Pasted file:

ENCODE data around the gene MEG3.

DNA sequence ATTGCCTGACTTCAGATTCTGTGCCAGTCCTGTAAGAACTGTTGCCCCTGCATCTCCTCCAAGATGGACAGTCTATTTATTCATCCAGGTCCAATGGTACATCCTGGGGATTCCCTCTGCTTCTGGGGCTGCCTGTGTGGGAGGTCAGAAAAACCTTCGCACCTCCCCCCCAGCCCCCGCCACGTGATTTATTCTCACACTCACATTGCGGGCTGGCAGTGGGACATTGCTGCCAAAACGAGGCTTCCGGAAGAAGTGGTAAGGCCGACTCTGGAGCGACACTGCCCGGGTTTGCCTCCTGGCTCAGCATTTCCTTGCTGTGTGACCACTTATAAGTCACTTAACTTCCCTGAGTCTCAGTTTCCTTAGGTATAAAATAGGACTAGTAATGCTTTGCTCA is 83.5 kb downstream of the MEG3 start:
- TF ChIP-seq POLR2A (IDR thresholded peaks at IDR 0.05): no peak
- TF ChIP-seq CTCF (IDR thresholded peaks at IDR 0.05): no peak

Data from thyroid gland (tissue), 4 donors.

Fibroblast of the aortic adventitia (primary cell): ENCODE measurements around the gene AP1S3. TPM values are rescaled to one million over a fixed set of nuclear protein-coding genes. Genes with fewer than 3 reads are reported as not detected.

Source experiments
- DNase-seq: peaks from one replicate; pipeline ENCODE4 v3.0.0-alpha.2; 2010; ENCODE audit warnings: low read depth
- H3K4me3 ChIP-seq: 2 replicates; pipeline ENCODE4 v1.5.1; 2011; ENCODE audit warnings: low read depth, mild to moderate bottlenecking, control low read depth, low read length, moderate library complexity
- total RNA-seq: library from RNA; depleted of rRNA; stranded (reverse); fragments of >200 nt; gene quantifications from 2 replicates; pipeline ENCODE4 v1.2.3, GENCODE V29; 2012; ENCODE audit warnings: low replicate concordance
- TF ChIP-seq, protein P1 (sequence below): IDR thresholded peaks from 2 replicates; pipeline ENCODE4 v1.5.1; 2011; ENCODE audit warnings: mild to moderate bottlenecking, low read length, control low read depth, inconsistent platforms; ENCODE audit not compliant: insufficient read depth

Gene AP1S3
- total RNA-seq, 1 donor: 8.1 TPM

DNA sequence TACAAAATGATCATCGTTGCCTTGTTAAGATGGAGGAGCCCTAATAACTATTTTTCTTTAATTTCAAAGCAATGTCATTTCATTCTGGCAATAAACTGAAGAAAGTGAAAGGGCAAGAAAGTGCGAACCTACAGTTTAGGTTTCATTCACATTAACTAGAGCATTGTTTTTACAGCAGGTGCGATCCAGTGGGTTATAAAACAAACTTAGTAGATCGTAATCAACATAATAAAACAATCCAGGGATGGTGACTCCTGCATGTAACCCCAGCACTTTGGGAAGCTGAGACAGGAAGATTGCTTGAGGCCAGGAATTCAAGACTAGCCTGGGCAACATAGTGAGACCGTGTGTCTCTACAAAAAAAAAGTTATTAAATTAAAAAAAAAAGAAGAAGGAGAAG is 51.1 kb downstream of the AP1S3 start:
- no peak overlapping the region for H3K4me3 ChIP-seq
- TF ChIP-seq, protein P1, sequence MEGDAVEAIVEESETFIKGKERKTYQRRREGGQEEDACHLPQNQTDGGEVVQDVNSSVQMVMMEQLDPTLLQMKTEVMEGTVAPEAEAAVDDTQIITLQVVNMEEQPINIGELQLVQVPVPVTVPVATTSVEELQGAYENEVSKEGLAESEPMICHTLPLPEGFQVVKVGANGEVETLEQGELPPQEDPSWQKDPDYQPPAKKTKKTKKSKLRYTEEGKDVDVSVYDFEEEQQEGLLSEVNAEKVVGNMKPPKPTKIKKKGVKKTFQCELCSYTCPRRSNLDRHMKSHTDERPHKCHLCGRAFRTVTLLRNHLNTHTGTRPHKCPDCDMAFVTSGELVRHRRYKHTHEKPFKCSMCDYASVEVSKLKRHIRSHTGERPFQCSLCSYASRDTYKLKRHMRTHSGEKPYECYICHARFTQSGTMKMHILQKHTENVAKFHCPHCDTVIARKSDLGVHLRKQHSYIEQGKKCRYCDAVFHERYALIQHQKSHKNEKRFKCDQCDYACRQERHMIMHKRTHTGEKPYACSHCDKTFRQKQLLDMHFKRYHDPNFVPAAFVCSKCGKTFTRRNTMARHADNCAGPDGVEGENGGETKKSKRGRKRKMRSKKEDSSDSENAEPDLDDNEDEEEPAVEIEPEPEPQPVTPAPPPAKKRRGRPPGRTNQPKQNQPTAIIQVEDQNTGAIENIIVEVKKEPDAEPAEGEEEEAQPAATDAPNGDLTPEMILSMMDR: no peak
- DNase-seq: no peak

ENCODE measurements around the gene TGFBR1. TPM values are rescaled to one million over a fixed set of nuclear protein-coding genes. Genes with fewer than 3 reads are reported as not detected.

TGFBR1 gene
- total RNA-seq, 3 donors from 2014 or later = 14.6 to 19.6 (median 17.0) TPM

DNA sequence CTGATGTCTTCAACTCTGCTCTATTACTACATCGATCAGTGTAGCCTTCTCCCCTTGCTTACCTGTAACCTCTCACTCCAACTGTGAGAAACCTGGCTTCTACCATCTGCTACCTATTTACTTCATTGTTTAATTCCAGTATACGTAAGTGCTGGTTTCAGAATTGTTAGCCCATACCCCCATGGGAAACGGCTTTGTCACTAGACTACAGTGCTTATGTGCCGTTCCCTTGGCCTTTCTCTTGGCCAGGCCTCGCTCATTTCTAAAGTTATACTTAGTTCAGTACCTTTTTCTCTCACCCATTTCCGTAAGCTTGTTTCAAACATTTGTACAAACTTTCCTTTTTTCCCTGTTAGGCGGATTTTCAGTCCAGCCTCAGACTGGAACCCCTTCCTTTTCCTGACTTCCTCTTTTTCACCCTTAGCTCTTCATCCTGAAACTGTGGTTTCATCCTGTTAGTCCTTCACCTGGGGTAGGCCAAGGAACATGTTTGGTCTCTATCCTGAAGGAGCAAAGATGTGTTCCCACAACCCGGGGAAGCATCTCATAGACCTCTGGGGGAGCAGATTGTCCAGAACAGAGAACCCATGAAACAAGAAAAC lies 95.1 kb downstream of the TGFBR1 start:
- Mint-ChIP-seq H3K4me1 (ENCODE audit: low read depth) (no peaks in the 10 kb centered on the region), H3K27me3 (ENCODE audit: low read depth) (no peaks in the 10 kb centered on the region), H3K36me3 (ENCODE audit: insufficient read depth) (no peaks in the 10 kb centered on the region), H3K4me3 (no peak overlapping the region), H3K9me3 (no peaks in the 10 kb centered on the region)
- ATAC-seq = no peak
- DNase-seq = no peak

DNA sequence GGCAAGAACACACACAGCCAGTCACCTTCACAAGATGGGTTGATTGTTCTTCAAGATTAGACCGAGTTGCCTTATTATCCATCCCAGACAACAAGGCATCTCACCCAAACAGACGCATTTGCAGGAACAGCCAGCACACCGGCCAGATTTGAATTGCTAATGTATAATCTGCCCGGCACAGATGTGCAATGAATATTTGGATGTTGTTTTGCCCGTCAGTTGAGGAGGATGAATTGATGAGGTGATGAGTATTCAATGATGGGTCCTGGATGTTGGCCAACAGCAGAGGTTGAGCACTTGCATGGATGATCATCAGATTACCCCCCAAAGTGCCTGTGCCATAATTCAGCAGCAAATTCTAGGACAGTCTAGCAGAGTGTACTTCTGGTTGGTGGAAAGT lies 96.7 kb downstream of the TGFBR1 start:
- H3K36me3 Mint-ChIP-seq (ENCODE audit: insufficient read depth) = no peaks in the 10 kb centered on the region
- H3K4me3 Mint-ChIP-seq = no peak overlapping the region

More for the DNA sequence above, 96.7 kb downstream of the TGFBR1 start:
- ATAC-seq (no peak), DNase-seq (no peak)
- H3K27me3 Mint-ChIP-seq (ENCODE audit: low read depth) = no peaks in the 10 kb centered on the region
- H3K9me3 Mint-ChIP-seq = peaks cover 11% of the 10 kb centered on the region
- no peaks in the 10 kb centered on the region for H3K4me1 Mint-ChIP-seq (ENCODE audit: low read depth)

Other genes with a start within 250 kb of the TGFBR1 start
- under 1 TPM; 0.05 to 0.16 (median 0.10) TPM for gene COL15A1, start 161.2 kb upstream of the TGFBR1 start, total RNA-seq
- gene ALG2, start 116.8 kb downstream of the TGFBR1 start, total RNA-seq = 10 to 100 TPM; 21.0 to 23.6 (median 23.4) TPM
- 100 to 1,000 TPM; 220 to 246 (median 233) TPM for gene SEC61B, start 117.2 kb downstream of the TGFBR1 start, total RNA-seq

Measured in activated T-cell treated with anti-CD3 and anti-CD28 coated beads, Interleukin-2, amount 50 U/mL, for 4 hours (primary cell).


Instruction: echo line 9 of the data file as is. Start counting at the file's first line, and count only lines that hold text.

- H3K4me3 ChIP-seq: 2 replicates; pipeline ENCODE4 v1.5.1; 2011; ENCODE audit warnings: low read depth, mild to moderate bottlenecking, control low read depth, low read length, moderate library complexity